BIR 2017 Convention: A plastic curtain

BIR 2017 Convention: A plastic curtain

China’s scrutiny of plastic scrap imports seems poised to greatly change where plastic scrap is processed and shipped.

Subscribe
May 30, 2017
Brian Taylor
Conferences & Events Legislation & Regulations Plastics

The Chinese government’s National Sword campaign has targeted the plastic scrap sector throughout the first half of 2017, causing a severe slowdown in importing and processing activity in that nation. Attendees of the Plastics Committee meeting at the 2017 Bureau of International Recycling (BIR) World Recycling Convention, held in late May in Hong Kong, heard updates on the situation, as well as market reports from other parts of the world.

 

Steve Wong of Hong Kong-based Fukutomi Co. Ltd., who also serves as president of the China Scrap Plastics Association, said the media in China in recent years has “given a very negative image of our industry.” As a result, he said China’s central government now is “not looking at plastic scrap as a resource.”

 

Several government agencies, led by China’s Ministry of Environmental Protection (MEP), have been working jointly as part of National Sword to inspect all inbound containers of plastic at all ports into China. Wong said inspectors at all ports are “not so flexible” as they used to be. As of May 2017, this has caused a backup of up to 8,000 containers in Hong Kong and demurrage charges that are making transactions highly unprofitable.

 

Wong said that while some neighbouring countries could accept some of these loads, they also may have no desire to import unprocessed, mixed or “difficult” plastic materials into their nations. More likely, said Wong, is that there will be more plastic scrap processing “closer to source” in places like Europe and North America.

 

Plastics Committee Chairman Surendra Borad of Belgium-based Gemini Corporation NV said China’s new barrier is unlikely to lead to increased plastic scrap traffic to India. He said China had been importing from 7 million to 9 million tonnes per year of plastic scrap. Comparatively, said Borad, “India is not prepared” to fill that gap, as it imports just 320,000 tonnes per year currently.

 

Added Borad about India, “The authorities are very strict in issuing import licenses [and] Customs is very demanding in its interpretation of quality parameters. I do not foresee major changes in the situation in India.”

 

Renaud Pfund of Paris-based Veolia Proprete France Recycling said, “The new regulation in China could bring additional difficulties to sell all [plastic scrap] available.”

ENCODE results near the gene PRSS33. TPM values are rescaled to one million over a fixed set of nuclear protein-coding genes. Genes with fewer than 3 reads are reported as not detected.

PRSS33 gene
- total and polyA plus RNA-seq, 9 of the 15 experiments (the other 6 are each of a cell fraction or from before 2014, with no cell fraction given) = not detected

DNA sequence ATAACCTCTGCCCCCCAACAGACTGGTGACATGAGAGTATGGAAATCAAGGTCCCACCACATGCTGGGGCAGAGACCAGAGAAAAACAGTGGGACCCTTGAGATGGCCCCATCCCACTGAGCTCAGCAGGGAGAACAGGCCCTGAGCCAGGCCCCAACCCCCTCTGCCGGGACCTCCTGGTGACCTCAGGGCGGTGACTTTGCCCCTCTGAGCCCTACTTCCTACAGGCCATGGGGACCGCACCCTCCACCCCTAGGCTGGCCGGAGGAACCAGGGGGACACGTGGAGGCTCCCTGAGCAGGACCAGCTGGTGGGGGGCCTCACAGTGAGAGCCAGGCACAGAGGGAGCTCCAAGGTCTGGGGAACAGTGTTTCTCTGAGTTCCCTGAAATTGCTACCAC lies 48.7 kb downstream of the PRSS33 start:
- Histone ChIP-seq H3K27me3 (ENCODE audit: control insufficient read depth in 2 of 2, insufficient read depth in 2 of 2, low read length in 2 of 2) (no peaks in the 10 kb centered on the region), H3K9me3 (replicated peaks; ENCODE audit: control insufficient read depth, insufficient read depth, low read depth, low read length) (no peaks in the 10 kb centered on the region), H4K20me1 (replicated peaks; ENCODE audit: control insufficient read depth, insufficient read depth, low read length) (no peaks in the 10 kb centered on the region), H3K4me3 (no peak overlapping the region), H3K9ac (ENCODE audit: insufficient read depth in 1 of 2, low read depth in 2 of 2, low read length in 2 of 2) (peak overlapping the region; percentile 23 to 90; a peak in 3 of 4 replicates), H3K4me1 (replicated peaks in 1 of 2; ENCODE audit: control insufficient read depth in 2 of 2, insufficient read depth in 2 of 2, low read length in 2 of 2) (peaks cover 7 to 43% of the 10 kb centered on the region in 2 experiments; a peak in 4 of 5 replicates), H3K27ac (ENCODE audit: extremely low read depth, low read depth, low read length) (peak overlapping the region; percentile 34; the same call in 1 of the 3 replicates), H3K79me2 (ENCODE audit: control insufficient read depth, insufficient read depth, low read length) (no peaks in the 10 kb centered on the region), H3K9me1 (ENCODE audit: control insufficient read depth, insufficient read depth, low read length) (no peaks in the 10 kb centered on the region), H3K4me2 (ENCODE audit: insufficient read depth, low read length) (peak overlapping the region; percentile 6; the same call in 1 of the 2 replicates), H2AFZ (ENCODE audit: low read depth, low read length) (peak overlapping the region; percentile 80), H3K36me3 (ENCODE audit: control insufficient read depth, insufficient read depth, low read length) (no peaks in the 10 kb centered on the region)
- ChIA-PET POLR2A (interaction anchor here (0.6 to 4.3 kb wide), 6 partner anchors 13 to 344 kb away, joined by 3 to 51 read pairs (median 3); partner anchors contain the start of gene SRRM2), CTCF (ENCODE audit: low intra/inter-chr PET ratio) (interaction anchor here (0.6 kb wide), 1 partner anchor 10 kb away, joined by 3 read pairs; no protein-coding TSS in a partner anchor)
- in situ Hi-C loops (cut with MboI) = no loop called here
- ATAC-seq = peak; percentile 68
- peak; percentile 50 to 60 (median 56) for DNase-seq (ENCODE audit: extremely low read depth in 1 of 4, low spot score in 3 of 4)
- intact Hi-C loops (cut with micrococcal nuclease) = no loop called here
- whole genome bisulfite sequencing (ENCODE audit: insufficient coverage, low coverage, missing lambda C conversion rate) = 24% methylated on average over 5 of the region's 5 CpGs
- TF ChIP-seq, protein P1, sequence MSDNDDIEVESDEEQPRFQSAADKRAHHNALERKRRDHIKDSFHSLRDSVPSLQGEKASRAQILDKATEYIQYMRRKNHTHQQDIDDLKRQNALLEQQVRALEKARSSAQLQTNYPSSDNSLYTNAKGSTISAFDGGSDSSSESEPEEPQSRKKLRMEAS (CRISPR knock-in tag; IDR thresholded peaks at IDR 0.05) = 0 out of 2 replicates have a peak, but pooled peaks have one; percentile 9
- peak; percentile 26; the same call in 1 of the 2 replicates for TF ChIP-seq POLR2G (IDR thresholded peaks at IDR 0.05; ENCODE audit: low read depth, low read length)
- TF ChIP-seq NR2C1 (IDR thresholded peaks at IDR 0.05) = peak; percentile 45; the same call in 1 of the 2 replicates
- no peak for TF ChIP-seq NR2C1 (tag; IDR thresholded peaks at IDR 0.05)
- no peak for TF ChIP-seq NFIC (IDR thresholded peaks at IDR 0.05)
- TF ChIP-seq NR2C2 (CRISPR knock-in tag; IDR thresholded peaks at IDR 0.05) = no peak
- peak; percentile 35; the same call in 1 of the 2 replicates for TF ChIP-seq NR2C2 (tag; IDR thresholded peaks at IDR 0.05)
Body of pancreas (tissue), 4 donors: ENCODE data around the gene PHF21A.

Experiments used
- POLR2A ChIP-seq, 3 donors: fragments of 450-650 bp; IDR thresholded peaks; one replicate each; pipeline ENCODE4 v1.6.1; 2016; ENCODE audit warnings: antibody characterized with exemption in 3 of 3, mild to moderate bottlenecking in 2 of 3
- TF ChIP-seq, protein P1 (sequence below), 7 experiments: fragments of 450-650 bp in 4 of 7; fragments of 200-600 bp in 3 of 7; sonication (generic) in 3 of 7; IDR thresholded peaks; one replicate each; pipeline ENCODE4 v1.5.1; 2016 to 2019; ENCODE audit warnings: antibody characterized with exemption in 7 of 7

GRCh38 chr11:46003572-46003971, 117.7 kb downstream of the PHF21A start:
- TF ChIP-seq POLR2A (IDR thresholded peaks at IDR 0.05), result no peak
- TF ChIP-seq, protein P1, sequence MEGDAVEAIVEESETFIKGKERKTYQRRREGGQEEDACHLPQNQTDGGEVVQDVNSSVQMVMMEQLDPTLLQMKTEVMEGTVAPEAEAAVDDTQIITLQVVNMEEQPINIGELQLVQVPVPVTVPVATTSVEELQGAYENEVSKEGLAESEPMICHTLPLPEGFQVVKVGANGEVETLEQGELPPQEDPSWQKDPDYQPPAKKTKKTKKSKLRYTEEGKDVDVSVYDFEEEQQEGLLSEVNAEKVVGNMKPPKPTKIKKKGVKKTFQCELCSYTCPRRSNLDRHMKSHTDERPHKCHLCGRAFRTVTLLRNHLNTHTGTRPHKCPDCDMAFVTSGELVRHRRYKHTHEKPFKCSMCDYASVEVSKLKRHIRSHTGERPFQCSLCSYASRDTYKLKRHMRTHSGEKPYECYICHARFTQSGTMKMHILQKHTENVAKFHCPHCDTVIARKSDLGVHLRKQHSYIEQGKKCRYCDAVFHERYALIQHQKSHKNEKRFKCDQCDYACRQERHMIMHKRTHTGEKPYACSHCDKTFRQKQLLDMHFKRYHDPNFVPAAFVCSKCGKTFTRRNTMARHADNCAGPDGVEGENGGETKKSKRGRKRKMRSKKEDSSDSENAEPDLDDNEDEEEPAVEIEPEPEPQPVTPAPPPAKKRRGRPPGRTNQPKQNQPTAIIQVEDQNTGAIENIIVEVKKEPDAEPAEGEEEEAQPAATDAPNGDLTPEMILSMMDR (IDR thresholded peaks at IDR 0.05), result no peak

He added it is likely companies in Europe will make the “decision to build new washing plants” to upgrade their LDPE (low-density polyethylene) scrap.

 

Mahmoud al Sharif of United Arab Emirates-based Sharif Metals indicated the Middle East region faces the same circumstance. While the region is still building its collection infrastructure, much of the plastic scrap it does collect heads to China, he said. “Now, with the 100% inspection of containers [in China], it will be difficult unless it is processed in a certain way,“ Sharif commented.

 

Guest speaker Nigel Mattravers of ALBA Integrated Waste Solutions Hong Kong Ltd. said its electronic scrap processing facility being built in that city is offering another channel through which it “will be perfectly possible to recycle at source.”

 

When the plant is up and running later in 2017, said Mattravers, it will be able to convert the plastic components of scrapped computers, televisions and appliances into secondary resins of several varieties, including polypropylene, polystyrene and ABS (acrylonitrile butadiene styrene).

 

Mattravers indicated Hong Kong’s municipal solid waste stream (MSW) is seeking a similar solution, since currently much of the city’s post-consumer plastic heads to two landfills in the region. He said a recent report concluded that more than 2,000 tonnes of plastic scrap heads to Hong Kong’s landfill each day. Of what is recycled, 94% had been exported (typically to China), but now that must change.

 

Guest speakers Deepak Saxena and Anthony Ip of Hong Kong-based Kerry Logistics said the new ocean freight alliances had allowed shippers to raise rates in early 2017 “after six or seven years of disappointment” caused by excess container ship capacity.

 

Saxena said excess capacity remains a problem for shippers, who are again gradually lowering rates to regain market share. Regarding the sudden increase in early 2017 rates, he said, “I have never before in my life seen this, but [rates] are now going down.”

 

The BIR 2017 World Recycling Convention was held at the Hong Kong Convention Centre 22-24 May.